“When you see that person,” Dispenza said, “stand on the stage and tell that story—just like an infection can spread amongst the community and create disease, all of a sudden health and wellness are as infectious as disease.” He described one woman who arrived at the event with severe allergies. At the beginning, she was wearing a mask and a ventilator.“In the middle of the event, she’s in the front of the room, dancing around with no mask, no nothing. You start seeing people freeing themselves from their own limitations.”

Such infectious “healing” can be costly. Attendance fees for similar events run at around $2,299 per person, before accommodation.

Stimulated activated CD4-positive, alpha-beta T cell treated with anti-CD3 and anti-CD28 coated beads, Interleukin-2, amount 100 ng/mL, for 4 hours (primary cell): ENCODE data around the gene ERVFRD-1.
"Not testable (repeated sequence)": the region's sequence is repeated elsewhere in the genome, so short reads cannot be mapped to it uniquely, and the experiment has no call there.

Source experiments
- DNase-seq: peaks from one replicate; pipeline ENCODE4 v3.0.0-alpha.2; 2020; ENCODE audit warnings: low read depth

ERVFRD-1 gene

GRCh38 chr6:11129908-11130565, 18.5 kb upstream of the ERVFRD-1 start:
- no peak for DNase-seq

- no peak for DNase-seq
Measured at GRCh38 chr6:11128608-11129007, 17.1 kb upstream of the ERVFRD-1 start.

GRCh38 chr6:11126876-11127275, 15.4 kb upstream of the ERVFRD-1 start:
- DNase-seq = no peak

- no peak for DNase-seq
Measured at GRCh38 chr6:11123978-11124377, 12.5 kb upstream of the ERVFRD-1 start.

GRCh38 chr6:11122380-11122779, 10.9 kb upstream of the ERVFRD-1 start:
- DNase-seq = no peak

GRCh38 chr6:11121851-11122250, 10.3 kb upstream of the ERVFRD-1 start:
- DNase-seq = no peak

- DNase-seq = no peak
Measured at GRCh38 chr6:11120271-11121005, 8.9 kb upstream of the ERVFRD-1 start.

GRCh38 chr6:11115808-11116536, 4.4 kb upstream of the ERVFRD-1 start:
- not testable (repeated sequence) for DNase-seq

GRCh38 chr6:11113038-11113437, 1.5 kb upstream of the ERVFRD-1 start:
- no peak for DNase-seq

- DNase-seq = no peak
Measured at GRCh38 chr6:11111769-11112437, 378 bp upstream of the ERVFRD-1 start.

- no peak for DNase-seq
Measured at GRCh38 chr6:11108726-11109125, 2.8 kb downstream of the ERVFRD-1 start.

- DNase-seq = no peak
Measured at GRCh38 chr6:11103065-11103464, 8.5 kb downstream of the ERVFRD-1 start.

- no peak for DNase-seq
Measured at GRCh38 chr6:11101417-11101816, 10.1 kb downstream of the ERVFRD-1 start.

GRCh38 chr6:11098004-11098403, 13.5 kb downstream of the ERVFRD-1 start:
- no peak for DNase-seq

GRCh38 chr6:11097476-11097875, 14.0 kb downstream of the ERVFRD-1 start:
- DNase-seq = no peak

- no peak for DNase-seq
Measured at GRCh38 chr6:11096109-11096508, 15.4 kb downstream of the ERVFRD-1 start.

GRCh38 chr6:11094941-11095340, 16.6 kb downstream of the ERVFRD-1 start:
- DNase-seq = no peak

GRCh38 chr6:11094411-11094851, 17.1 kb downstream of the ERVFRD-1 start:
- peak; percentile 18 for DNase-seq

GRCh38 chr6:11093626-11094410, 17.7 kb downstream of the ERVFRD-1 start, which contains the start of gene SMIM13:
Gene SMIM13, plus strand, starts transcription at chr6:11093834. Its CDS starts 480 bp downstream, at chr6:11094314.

Louis’s return home wasn’t smooth. He told Mary that he was considering freeing himself from the limitations of chemotherapy. He had his meditations from Dispenza, and he was feeling better. Ironically, feeling better was most likely the result of having had to delay a chemotherapy treatment while he’d been away.

“Outside of him actually dying,” Mary told us, “it was the most devastation I’ve ever felt.” On the one hand, Mary said, it was like Louis was giving up. But giving up on what? “I think that there was a mixed feeling,” Mary said. “I think he wanted to believe that this meditation was working, because he didn’t want to be sick anymore.”

Louis was definitely ready to give up on chemotherapy nausea. Mary knew that the meditation was less painful, more hopeful. That it offered some kind of existential relief, even though, she said, he could beat himself up about not doing it for long enough. When he did manage to meditate, however, it might have allowed him to give up on living in a way that limited shame and demoralization.